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Good news you may have missed – two years of double-digit super returns

I read with interest (get it) a recent article in the Herald Sun, Superannuation funds climb by double digits in the 2013-14 financial year. While the median return on a balanced fund is estimated at about 13% for the 2013-14 financial year, some top funds should see returns of up to 16%. Coupled with a 15.6% return the previous year, it’s an outstanding return in anyone’s language.

Two years of double digit returns for super funds is great news for pretty much all working Australians, as we all benefit personally. And with some commentators predicting the Age Pension to disappear within the foreseeable future, meaning we need to prepare for fully funding our own retirement, it’s even more important.

But amidst the good news, I got annoyed. The media are in a hurry to tell us (screaming, from the front page) when the stock market is falling, or when super fund returns plummet; but you have to find a small article hidden between the weather and cartoons to read that the sharemarket and super fund returns are flying.

For the record, here’s a summary of super fund performance over the last few years (including an estimate of the 2013-14 financial year):

Superannuation returns for Growth funds (61-80 per cent growth assets)

Per cent return per financial year

2013-14       +12.9%

2012-13      +15.6%

2011-12      +0.5%

2010-11      +9.2%

2009-10      +10.4%

2008-09      -12.9%

Source: Chant West

The GFC struck in the 2008-09 financial year, when super funds lost on average 13%. Excluding that outlier, the average return over the last 5 years is 10%. Anyone who heeded the panic created by the media and took their money out of super or shares after losing 13% in 08-09 would have missed out on 5 years of upside. Playing it safe and going to cash would have only yielded 3% at most – a far cry from 15.6 and 12.9 over the last two financial years.

That’s why it’s critical you get both sides of the story. I’m really big on improving the financial literacy of Australians. Understanding what’s actually going on, rather than believing everything you read or hear, is crucial if you want to make smart decisions that will benefit you in the future.

(I was asked on SEN116’s The Run Home recently: ‘If we can’t believe everything in the media, where should we get our information from?’ A great question. My answer is always turn to an expert. Just as you employ a plumber so you don’t need to keep up with all the latest pipe technology, it’s arguably more important to get expert guidance from a quality adviser for major financial decisions.)

Back to super.

Super is a tax structure – NOT an investment

A critical aspect that many people overlook is that primarily, super is a tax structure – NOT an investment. Super is not ‘the sharemarket’ – sure, a lot of super funds are invested in the sharemarket, but most funds are expertly managed, meaning they’re diversified between Australian shares, overseas shares, property, blue chip (stable and reliable – but more expensive) shares, and cash. Your investment risk profile will dictate which mix of these is right for you, and most super funds give you a lot of choice regarding how your super is invested.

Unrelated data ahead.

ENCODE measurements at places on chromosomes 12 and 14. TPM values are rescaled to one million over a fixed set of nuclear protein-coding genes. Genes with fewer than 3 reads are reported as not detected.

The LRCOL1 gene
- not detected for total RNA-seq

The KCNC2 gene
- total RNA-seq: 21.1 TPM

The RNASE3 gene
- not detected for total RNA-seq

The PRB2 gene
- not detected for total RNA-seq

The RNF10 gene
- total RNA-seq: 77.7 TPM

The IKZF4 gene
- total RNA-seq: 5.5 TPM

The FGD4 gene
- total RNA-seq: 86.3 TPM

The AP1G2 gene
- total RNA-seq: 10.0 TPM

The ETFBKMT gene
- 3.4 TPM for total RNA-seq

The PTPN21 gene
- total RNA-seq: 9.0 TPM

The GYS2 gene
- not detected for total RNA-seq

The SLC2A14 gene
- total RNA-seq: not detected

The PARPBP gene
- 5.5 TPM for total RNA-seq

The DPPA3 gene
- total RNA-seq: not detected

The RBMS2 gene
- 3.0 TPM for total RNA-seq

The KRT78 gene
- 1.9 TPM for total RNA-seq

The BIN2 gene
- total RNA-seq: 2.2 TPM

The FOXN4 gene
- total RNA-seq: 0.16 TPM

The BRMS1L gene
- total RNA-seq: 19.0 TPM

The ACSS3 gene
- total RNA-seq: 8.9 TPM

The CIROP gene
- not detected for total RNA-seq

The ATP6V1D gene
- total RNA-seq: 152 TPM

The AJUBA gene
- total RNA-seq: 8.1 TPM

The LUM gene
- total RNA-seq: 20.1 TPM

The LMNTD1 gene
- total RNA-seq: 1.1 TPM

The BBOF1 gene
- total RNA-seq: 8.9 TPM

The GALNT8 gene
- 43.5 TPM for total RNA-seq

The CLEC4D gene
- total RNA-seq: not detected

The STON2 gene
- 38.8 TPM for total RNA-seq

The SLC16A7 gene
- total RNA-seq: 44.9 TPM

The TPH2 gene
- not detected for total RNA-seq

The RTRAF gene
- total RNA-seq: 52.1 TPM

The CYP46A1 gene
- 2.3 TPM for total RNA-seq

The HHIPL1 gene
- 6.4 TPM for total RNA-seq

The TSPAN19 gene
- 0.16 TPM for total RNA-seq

(Always get expert advice tailored to your specific situation before taking any action.)

Attractive tax rates

The key reason super is such a great option is the attractive tax rates. In accumulation phase (while you’re working), you only pay 15% tax; in pension phase (when you are over the superannuation preservation age – 60 years for those born after 1 July 1964) it drops to 0%. With many Australians paying 34-38.5%% tax, super is around ½ or 1/3rd of your normal tax rate.

It’s your money – so it deserves a little respect!

Super is money put away on your behalf by your employer that you can’t touch for a set period of time – until you retire (which could be as late as 70 as flagged by the current debate), or when you die (whereby it’s paid to your dependents). It’s locked away in a highly regulated environment that’s geared towards getting the right mix between maximising returns and protecting your cash (depending on your risk profile), so you can benefit from compound interest over a long period of time. That way, we can all pay our own way in retirement (rather than rely on the Government of the day).

Any time someone takes 9.5% of your salary, you’d be keen to know what for. Well, that’s how much your employer is required to deduct on your behalf – it’s a significant amount! For most people, super will be their second biggest asset (aside from the family home)… so it deserves a little attention and respect.

The more we earn, the more we spend… so take it off yourself

Salary sacrifice is a great way to beat the ‘more we earn, more we spend’ trap. It’s the ultimate form of taking it off yourself… which you’ll thank yourself for in the long run, when you’ve had ten, 20, even 30 years to let it compound.

The rise of Self Managed Super Funds (SMSFs)

For some Australians, SMSFs offer many attractive advantages that make them highly compelling. Predominantly, you can take control of your own super and manage how it’s invested. There are many rules to ensure your SMSF contributions remain protected, but to a large extent you get to manage your own investment – meaning you can invest elsewhere other than the sharemarket. Many Australians now set up SMSFs so they can invest directly in property. If you meet certain criteria, it’s an option well worth getting expert advice about.

This blog contains general advice only – you shouldn’t take any specific advice based on it. Always speak to a qualified Financial Planner before making decisions about your super or investments.